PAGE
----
In order to endure through days of darkness- both mentally and physically- I must plant the seeds of fitness, routine and acceptance to get to the other side. I have to have truth spoken to me faithfully- through reading, my husband and my church. I need to know I’m loved deeply and wholly despite my weaknesses. I have to remember what God has done for me and how Great He is.

When thinking about cycles I always end up thinking about spheres. There is an upside and downside depending on whatever part of the sphere you are currently on. All that is needed, though, is a  change of perspective. Suddenly when you feel yourself on a downward trend you find that it isn’t all that bad. Or perhaps it really is terrible but you know if you keep persevering you’ll get to the other side of the cycle. I’m unsure if this is making sense but its fun to think about.
Anyway, I’m excited for this new year- 2015. I have a few posts planned already and a couple half written. A goal for this year is to attend a writing workshop- so I’m pretty excited about that! A lot of you have been asking about my NaNoWriMo project so here is a quick update:

~ I entitled my book: In Search of Mother. It is a multigenerational story about three women who are wrestling with common demons. Each woman has her unique perspective and story but all are insecure in their journey into motherhood. I topped out at about 50,100 words, which- as a lot of you know- isn’t quite long enough to be an actual book. It needs much work and I haven’t begun to edit it yet. Once I go through it at least once I’ll be happy to share with individuals who would like to give me some feedback.~

Ok, so, I’d love to hear from you! Have you come up with any goals for 2015? What is God teaching you so far this year? Leave a comment and let me know!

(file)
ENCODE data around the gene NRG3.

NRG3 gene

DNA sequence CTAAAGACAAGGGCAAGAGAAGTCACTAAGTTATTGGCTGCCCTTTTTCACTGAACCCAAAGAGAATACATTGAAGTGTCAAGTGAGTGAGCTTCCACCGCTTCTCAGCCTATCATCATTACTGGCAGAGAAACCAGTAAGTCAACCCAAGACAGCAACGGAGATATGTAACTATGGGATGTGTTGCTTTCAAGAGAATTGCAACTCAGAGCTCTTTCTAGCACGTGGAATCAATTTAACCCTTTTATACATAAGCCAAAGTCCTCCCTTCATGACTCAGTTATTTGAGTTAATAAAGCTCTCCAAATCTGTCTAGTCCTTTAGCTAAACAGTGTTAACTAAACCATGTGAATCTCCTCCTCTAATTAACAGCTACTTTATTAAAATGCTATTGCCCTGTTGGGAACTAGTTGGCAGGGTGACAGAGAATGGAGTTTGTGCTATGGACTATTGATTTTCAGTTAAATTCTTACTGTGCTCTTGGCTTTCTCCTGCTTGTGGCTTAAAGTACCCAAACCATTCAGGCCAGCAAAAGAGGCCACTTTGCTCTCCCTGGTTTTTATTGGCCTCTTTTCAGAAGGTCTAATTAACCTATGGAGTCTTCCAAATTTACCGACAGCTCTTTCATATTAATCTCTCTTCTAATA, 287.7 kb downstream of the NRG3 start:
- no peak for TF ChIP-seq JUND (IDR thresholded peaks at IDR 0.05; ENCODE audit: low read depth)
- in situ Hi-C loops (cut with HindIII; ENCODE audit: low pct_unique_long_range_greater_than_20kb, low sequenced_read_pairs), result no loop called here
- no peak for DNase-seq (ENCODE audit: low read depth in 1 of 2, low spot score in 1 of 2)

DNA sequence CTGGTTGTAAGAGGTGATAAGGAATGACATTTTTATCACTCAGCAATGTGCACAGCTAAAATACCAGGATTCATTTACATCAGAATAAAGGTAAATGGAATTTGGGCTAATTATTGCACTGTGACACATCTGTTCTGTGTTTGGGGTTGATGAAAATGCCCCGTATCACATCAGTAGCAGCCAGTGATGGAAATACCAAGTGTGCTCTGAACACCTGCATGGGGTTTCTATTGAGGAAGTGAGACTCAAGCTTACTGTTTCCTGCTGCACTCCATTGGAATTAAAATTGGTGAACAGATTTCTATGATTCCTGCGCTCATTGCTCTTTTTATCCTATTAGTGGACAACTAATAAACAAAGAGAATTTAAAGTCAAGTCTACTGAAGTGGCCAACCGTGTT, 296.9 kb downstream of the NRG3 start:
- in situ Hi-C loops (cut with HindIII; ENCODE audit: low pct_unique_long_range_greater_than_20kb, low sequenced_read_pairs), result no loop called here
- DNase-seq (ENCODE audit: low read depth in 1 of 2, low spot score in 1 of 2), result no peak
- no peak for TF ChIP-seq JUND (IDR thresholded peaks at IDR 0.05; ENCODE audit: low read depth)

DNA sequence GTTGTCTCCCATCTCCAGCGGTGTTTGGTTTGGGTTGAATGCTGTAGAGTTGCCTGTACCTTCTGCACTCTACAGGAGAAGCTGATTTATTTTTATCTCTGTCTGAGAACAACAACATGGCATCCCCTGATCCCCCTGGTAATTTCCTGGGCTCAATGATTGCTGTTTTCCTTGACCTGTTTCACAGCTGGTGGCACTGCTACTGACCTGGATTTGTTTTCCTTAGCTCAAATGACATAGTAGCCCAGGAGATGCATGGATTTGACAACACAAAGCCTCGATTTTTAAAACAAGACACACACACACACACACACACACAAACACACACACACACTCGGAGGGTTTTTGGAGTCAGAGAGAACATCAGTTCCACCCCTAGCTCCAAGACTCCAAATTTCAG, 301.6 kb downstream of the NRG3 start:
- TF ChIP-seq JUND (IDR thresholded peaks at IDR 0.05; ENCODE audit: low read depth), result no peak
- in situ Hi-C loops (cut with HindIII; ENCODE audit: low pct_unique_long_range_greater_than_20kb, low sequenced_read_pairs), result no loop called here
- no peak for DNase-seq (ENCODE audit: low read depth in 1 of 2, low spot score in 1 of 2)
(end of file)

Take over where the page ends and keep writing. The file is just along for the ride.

Thanks again for all your support! 🙂

Fun with Labels

i-m-with-stupid-t-shirt-white-american-apparel_designThis past election season, Oregon citizens voted on a proposition that sought to require additional labeling on food products that contained GMOs. The proposition was defeated, but only by a difference of .2% (that’s close enough for an automatic recount).

Now, without having done my research on the issue, I really don’t have a strong opinion one way or the other on GMO labels, but this desire for additional labeling reminded me of something.

Labels sure are a funny thing.

We use labels to quickly and easily identify items in our world. We use physical labels to help us quickly find things like a file in a filing cabinet, or to keep us from accidentally pouring salt into our coffee instead of sugar.

Our brains love labels too. Labels allow us to take mental shortcuts that make it easier to associate similar items, categorize those items into groups, and make pretty piles of information to access at lightning speed. If I ask you to think of 10 things that are yellow, your brain will flood your thoughts with all kinds of things that you’ve identified as yellow.

Another benefit of labels is that, in addition to helping us associate items that are similar, they also help us identify differences. For example, while you were trying to think of 10 yellow things, you probably also thought of some items that were green, blue, or red, but your brain discarded them because you have already labeled them under their own colors. You were able to think about things that are yellow because your brain was simultaneously thinking about things that were not yellow.

For the most part, labels are a useful and beneficial tool, except when it comes to people.

I remember a time, not too long ago, when labeling people was a bad thing. With the rise of globalization and the world wide web, we began to realize that there’s a lot more that makes us similar than there is that makes us different. We wanted to get rid of labels.

People wanted to be “color-blind,” not noticing the differences in our skin or ethnicity.

Churches added “non-denominational” to their names.

That seemed to work, for a while.

Now, I‘m probably could be wrong, but if you were to ask me when the pendulum started swinging back the other way, I’d say it started with the advent of social networks.

Social networks allowed us to do what humans have been doing for thousands of years, while also allowing us to do something that we have never before been able to do…

For thousands of years, humans have gathered in tribal units, but those tribal units have always been limited to the boundaries of geography. With social networks, internet users could once again group themselves into smaller tribes, but now they could form tribes with anyone anywhere, AND they could be part of multiple tribes at the same time.

What does this look like?